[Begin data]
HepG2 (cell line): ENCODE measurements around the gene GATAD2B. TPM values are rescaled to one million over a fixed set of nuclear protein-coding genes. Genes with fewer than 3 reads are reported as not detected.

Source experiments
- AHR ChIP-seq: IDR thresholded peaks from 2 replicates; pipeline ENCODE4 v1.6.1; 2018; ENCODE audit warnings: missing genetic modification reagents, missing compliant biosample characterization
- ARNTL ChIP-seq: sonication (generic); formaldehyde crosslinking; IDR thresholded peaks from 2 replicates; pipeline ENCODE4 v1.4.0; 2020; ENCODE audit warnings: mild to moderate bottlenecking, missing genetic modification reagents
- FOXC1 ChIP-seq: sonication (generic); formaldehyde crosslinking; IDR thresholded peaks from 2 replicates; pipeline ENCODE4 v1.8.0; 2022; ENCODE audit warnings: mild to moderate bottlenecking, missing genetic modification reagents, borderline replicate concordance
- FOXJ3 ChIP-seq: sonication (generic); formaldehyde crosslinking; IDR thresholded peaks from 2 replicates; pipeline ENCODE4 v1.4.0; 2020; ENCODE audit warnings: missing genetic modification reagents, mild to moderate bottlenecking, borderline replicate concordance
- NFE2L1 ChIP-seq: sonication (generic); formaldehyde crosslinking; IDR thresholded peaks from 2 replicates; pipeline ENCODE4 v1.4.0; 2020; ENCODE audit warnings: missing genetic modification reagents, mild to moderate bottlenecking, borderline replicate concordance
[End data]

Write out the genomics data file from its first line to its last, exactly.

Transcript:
HepG2 (cell line): ENCODE measurements around the gene GATAD2B. TPM values are rescaled to one million over a fixed set of nuclear protein-coding genes. Genes with fewer than 3 reads are reported as not detected.

Source experiments
- AHR ChIP-seq: IDR thresholded peaks from 2 replicates; pipeline ENCODE4 v1.6.1; 2018; ENCODE audit warnings: missing genetic modification reagents, missing compliant biosample characterization
- ARNTL ChIP-seq: sonication (generic); formaldehyde crosslinking; IDR thresholded peaks from 2 replicates; pipeline ENCODE4 v1.4.0; 2020; ENCODE audit warnings: mild to moderate bottlenecking, missing genetic modification reagents
- FOXC1 ChIP-seq: sonication (generic); formaldehyde crosslinking; IDR thresholded peaks from 2 replicates; pipeline ENCODE4 v1.8.0; 2022; ENCODE audit warnings: mild to moderate bottlenecking, missing genetic modification reagents, borderline replicate concordance
- FOXJ3 ChIP-seq: sonication (generic); formaldehyde crosslinking; IDR thresholded peaks from 2 replicates; pipeline ENCODE4 v1.4.0; 2020; ENCODE audit warnings: missing genetic modification reagents, mild to moderate bottlenecking, borderline replicate concordance
- NFE2L1 ChIP-seq: sonication (generic); formaldehyde crosslinking; IDR thresholded peaks from 2 replicates; pipeline ENCODE4 v1.4.0; 2020; ENCODE audit warnings: missing genetic modification reagents, mild to moderate bottlenecking, borderline replicate concordance